China’s economy surprises to protect Asia stocks returns

  • Asian stock markets:
  • Nikkei flat, S&P 500 futures edge up
  • Markets price in risk of Fed hike in May
  • EU gains as odds narrow on big ECB rate hike

SYDNEY, April 17 (Reuters) – Asian shares traded cautiously on Monday as the U.S. earnings season gets into full swing this week, while a batch of Chinese data will provide insight into how the world’s second-largest economy is recovering.

Markets saw a mood shift in the outlook for US interest rates, with CME futures indicating an 81% chance the Federal Reserve will hike a quarter point to 5.0-5.25% in May.

A slowdown in core U.S. retail sales and a jump in inflation expectations reported on Friday led investors to cut the level of easing expected later this year to about 55 basis points (bps).

“Data on the labor market, inflation and consumption in early April all suggest the central bank has more work to do and a soft or flat landing is more likely than a sharp and relatively sudden contraction in activity,” analysts at ANZ said in a note. .

“Our baseline scenario is for two more 25 bp hikes, unless the data starts to weaken soon, and the market will have to pay for any rate cuts in the second half of the year.”

At least eight Fed officials, including three governors, are speaking this week and could make plenty of headlines to move the dial further.

The resulting warning sent MSCI’s broadest index of Asia-Pacific shares outside Japan (.MIAPJ0000PUS) down 0.2%, while Japan’s Nikkei (.N225) fell.

EUROSTOXX 50 futures and FTSE futures both rose 0.2%.

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Chinese blue chips (.CSI300) added 1.0% ahead of Tuesday’s upcoming retail sales, industrial production and gross domestic product data, where analysts suspect risks to the upside are surprising given recent strength in trade.

Figures at the weekend showed new home prices rose the fastest in 21 months, supporting consumer demand and confidence.

Eyes on Earnings Outlook

S&P 500 futures rose 0.2%, while Nasdaq futures were flat as investors awaited earnings reports led by Goldman Sachs ( GS.N ), Morgan Stanley ( MS.N ) and Bank of America ( BAC.N ).

Other big names reporting earnings include Johnson & Johnson ( JNJ.N ), Netflix ( NFLX.O ) and Tesla ( TSLA.O ).

While BofA analyst Savita Subramanian is more bullish on the outlook for 2023, analysts expect Q1 S&P 500 earnings to fall 5.2% from a year earlier.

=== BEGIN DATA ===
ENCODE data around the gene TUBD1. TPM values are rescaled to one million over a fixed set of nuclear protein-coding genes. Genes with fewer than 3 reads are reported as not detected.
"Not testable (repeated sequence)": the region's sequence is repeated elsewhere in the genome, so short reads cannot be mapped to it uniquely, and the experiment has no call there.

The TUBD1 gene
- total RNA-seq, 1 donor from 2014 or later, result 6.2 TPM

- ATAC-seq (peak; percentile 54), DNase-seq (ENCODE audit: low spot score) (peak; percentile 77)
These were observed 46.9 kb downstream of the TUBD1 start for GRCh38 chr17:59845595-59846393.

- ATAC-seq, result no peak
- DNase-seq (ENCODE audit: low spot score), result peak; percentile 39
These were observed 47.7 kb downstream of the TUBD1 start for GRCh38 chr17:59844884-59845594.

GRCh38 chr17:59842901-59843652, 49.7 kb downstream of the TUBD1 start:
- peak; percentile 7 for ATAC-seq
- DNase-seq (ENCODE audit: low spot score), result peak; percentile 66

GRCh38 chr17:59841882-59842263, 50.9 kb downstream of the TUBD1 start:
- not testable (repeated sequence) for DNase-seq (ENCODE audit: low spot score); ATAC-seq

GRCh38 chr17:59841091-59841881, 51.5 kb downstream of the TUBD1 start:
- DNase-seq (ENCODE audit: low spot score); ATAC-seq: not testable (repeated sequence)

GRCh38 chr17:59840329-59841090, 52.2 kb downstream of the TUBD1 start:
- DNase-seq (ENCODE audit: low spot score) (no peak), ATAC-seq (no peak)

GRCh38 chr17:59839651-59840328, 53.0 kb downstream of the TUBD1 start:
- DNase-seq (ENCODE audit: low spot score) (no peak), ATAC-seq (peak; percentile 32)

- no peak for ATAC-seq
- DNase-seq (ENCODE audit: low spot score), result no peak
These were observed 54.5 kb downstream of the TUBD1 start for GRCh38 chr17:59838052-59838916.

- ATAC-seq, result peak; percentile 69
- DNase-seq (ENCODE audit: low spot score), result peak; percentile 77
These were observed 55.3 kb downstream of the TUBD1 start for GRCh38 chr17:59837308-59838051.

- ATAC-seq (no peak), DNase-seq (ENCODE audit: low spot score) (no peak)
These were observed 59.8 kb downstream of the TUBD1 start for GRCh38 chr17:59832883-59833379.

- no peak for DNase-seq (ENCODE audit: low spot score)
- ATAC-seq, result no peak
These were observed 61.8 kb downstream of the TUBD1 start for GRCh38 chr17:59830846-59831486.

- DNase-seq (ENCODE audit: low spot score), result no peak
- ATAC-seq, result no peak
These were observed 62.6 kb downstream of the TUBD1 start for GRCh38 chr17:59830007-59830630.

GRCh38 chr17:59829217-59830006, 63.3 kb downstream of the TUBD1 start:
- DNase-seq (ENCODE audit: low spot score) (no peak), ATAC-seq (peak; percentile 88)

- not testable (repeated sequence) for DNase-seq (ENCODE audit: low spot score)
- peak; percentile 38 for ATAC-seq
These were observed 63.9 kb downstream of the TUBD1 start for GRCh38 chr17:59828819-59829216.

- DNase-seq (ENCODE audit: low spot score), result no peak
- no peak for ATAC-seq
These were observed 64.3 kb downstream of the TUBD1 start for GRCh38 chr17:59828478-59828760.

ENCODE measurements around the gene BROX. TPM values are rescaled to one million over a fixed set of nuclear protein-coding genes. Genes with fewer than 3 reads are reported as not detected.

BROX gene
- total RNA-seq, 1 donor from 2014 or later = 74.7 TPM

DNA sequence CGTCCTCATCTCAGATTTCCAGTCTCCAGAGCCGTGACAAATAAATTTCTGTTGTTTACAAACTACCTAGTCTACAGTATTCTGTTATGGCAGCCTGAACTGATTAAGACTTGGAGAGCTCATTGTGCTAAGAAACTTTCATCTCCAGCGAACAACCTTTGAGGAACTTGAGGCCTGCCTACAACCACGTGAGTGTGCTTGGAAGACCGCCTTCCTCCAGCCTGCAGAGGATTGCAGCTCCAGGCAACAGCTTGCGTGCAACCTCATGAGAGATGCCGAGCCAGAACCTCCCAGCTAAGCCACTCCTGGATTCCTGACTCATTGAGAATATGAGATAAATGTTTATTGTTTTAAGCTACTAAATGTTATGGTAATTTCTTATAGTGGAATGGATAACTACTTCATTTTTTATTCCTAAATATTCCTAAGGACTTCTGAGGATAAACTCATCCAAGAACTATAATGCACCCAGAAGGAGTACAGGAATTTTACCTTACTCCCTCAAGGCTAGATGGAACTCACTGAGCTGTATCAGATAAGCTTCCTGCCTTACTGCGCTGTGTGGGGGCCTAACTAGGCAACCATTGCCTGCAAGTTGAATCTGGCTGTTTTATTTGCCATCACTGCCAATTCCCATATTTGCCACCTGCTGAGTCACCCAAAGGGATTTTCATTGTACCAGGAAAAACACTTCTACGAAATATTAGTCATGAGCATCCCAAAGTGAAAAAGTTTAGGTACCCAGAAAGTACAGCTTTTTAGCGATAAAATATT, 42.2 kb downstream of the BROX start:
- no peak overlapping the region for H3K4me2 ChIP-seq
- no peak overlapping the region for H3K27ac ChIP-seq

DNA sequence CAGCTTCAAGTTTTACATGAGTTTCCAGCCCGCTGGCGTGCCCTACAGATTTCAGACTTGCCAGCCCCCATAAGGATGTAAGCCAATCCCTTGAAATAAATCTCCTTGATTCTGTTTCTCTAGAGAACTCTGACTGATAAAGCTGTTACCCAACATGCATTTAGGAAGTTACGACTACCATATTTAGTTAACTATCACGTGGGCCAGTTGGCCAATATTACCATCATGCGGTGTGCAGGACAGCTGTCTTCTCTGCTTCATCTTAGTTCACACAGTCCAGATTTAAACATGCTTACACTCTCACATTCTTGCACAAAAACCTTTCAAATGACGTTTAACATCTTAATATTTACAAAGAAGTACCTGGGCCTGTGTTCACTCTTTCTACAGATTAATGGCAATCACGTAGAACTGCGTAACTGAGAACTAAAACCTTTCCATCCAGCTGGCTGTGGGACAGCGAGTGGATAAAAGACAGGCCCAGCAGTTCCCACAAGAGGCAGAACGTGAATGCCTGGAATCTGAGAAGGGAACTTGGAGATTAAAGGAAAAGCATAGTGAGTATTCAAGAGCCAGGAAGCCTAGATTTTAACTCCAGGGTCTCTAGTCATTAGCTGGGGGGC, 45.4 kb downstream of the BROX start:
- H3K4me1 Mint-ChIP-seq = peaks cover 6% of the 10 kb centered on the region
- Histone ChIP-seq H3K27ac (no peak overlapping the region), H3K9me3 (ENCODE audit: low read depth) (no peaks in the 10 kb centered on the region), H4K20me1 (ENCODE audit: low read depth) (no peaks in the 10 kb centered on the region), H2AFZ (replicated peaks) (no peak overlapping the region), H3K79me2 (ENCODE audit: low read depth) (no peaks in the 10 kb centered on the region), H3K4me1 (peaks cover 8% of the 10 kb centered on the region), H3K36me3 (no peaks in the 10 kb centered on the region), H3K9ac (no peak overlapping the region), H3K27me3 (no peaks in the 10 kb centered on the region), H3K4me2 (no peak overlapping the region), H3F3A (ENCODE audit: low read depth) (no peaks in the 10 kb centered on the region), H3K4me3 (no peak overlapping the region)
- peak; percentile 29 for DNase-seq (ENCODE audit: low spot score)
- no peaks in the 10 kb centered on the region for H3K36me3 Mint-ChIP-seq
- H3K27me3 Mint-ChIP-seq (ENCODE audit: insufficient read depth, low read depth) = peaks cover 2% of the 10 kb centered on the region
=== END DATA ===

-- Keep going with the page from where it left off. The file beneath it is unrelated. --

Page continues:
“Overall, we expect an in-line quarter, but larger cuts for the full year,” BofA warned. “Our 2023 EPS estimate for the S&P 500 is $200, still 9% below consensus estimates.”

“Demand for consumer goods has already softened and now we are looking at services,” Subramanian said. “Airlines, hotels and restaurants are feeling the pressure due to macro, tough comps (comparison periods) and no respite from wage pressure.”

In bond markets, a shift in Fed expectations lifted U.S. two-year yields to 4.12%, up 12 basis points last week.

Nevertheless, the European Central Bank’s (ECB) outlook has turned bleak, sending Germany’s two-year yield up 32 basis points in the week to its biggest increase since September.

ECB futures are a tight 37 basis points for the May meeting and 82 basis points for the October meeting.

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That sea change saw the euro gain 0.8% last week, even after a slide on Friday. As of Monday, the single currency was trading at a one-year high of $1.0985, up from $1.1075 last week.

The dollar outperformed the yen as the Bank of Japan remained committed to its ultra-easy monetary policy, at least for now. It held the dollar at 134.13 yen, after gaining 1.2% last week.

The dollar’s bounce took some of the shine off gold, which traded at $2,004 an ounce, above last week’s peak of $2,048.

Oil prices have enjoyed four straight weeks of gains, helped by output cuts and as the West’s energy watchdog said global demand could rise to a record this year on the back of a recovery in Chinese consumption.

The market was down 3 cents at $86.28 a barrel on Monday, while U.S. crude was down 5 cents at $82.47.

Reporting by Wayne Cole; Editing by Kenneth Maxwell

Our Standards: Thomson Reuters Trust Principles.

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